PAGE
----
The Land Restitution Unit is charged with helping victims to document their case to submit for judicial review or must sub-contract a lawyer to this end. In general, the victim does not have to pay any legal fees. Specialist judges, who are familiar with land usurpation issues, are responsible for the legal decision.

It is evident that the Colombian land restitution programme, as defined by Law 1448, has many strengths, in addition to a number of weaknesses not discussed here. People working in other contexts may find there is a lot to learn from the Colombian experience, both good and bad.

Failure to attract applicants

There are numerous reasons for the lack of applications including: lack of trust in the authorities, especially in areas where they had/have links with armed groups; disillusionment with government agencies based on prior personal experiences or those of friends and family members; absence of awareness or limited understanding of the Law; or difficulties accessing the relevant institutions for various reasons, including travel distances and costs.[3]

In a meeting with people from a village in the municipality of Pensilvania (Caldas department), few seemed to be aware of the support available to returnees or the fact that restitution applies to abandoned (and not only usurped) land. One man claimed that the functionaries responsible “didn’t want to take their declarations” – to which a few neighbours nodded agreement. Another woman said she had walked eight hours to the municipal centre only to be turned away because everyone was too busy.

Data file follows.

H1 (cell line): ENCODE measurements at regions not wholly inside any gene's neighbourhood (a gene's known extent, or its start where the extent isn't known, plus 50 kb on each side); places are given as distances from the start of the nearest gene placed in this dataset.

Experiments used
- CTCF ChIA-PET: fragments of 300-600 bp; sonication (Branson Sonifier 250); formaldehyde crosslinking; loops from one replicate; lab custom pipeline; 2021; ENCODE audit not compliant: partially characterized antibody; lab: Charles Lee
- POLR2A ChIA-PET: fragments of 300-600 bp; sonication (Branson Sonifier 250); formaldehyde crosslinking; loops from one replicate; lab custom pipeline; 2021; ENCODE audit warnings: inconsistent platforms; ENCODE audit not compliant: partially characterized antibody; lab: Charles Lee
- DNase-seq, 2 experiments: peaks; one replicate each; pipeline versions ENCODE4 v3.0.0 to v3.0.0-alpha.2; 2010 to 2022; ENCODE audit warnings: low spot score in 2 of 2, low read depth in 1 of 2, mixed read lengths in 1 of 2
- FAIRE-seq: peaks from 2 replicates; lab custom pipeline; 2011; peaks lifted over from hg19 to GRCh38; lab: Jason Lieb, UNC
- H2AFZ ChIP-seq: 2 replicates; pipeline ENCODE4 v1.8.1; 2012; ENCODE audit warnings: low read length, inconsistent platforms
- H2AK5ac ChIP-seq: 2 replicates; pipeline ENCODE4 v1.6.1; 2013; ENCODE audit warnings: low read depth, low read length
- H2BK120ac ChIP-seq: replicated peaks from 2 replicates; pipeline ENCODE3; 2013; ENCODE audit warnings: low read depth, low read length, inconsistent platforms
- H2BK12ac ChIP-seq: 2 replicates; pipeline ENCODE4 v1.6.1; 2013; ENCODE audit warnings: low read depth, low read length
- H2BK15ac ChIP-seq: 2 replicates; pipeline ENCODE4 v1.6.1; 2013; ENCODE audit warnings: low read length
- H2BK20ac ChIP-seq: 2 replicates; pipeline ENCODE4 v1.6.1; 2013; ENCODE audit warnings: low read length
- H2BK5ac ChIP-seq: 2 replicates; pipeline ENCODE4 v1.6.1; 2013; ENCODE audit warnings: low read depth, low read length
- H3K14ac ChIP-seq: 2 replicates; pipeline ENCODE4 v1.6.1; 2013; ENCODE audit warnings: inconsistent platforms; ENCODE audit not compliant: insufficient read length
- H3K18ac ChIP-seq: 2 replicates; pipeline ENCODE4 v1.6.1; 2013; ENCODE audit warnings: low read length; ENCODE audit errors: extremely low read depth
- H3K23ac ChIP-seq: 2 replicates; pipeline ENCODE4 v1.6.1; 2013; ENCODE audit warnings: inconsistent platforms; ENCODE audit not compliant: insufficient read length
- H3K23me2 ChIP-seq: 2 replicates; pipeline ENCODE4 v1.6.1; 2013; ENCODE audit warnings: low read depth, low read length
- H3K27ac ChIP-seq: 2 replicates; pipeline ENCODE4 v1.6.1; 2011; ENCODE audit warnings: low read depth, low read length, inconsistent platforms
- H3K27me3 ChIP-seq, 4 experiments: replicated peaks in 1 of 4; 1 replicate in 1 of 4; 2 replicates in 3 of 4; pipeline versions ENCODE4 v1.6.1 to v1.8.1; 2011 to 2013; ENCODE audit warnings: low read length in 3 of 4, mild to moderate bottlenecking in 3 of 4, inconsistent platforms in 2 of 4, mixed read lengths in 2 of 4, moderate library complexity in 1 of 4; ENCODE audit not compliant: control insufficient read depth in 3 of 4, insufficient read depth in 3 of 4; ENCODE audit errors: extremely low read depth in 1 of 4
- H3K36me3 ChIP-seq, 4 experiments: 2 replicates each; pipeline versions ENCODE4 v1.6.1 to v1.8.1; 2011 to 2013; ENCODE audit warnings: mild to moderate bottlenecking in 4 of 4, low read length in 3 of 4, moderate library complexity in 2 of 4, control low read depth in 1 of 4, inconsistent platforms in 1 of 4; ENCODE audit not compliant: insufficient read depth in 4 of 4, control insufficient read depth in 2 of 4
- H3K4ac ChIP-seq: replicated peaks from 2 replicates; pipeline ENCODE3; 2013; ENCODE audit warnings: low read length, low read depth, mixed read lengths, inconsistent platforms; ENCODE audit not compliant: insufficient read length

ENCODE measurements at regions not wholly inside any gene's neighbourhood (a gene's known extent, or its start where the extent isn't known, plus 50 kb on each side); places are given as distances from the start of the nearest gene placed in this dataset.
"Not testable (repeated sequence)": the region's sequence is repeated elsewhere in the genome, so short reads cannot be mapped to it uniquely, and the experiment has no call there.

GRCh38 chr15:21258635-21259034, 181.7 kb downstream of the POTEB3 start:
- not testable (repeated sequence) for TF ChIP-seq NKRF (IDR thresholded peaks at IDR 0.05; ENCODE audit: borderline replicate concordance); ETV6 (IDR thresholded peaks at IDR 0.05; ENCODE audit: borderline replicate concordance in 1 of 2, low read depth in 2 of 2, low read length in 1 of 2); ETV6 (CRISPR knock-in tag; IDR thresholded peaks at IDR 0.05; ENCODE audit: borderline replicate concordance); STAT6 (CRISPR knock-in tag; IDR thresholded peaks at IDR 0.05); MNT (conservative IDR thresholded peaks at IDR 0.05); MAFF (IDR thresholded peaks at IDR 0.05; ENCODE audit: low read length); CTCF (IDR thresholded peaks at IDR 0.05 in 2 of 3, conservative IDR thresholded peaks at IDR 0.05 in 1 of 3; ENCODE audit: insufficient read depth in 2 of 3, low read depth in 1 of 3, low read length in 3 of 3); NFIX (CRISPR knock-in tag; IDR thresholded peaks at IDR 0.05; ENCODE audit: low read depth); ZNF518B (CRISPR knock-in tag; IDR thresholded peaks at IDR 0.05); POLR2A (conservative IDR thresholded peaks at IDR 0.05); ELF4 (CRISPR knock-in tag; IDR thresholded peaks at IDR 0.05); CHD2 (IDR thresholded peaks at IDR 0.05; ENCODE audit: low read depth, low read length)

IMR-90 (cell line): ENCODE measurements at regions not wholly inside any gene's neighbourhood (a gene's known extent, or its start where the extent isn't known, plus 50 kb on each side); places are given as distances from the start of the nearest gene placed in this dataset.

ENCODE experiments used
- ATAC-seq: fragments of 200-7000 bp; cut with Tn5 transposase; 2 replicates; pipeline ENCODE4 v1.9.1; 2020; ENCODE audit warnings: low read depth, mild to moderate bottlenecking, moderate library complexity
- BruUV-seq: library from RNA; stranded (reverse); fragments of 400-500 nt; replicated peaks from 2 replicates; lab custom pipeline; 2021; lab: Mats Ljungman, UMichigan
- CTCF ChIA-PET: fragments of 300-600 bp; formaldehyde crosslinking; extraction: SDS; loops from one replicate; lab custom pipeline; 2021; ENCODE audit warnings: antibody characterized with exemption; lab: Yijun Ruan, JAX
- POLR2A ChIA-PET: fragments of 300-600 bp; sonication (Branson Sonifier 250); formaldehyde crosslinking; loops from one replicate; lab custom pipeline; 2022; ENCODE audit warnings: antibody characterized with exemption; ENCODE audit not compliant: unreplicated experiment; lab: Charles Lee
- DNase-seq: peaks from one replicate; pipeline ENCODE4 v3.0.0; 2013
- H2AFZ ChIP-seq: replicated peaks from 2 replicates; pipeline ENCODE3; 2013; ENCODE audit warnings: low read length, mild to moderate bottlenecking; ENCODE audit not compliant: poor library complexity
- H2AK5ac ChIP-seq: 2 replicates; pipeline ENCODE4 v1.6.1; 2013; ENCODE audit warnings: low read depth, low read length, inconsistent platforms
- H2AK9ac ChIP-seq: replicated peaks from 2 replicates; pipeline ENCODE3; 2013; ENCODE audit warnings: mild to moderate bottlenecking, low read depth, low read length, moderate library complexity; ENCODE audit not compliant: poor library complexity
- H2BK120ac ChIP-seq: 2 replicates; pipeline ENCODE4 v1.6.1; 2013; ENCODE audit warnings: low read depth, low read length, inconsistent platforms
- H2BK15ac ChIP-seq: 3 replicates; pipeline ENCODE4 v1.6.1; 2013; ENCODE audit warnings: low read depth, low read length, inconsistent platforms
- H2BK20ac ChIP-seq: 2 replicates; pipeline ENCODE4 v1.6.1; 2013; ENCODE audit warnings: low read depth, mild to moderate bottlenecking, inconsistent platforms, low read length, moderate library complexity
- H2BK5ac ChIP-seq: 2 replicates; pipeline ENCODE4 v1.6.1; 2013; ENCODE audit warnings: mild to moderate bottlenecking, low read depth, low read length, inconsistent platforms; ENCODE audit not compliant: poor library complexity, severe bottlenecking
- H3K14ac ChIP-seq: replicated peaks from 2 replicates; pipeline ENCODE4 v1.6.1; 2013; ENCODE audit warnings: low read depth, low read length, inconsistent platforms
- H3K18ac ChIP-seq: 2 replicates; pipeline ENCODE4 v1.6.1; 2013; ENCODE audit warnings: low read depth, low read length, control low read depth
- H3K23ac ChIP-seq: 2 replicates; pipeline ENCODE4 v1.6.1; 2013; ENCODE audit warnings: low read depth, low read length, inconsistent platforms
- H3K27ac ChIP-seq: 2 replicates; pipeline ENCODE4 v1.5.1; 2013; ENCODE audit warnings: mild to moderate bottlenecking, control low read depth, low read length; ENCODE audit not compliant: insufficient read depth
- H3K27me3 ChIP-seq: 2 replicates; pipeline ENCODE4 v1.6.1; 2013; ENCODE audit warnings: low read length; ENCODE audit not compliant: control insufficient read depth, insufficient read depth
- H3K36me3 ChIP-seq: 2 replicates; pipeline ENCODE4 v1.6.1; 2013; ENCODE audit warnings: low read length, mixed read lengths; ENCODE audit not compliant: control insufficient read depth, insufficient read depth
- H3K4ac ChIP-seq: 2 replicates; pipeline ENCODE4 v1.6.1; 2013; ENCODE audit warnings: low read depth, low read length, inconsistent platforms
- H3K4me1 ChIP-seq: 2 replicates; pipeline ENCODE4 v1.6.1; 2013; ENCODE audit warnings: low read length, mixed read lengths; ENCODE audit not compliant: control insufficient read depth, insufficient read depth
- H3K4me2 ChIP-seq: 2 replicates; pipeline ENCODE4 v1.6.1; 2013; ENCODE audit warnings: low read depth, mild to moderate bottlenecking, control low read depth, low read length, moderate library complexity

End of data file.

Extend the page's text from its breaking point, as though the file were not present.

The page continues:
Javier,[4] a leader from another municipality, who supports victims across the coffee-growing region, emphasised people’s lack of confidence in themselves and in the government’s will or ability to respond to their claims:

“I know how to defend myself when I speak but there are people who feel too uncomfortable, and they don’t have a way to say: ‘Look, they took my land, and I have this problem’ […] and there are a lot of people who don’t believe in the State.”

But perhaps the most urgent threat to the restitution process is the attempt to crush it using violence. At least 72 land restitution claimants and leaders have been murdered, and thousands more have received threats against their lives. In some cases, the displaced are forced to flee their homes once again because of their involvement in restitution processes. Representatives from accompanying organisations and human rights defenders, as well as state officials involved in restitution cases, have also been targeted. Paramilitary ‘successor groups’ are responsible for the majority of crimes against land claimants and restitution leaders, as is well documented and widely acknowledged.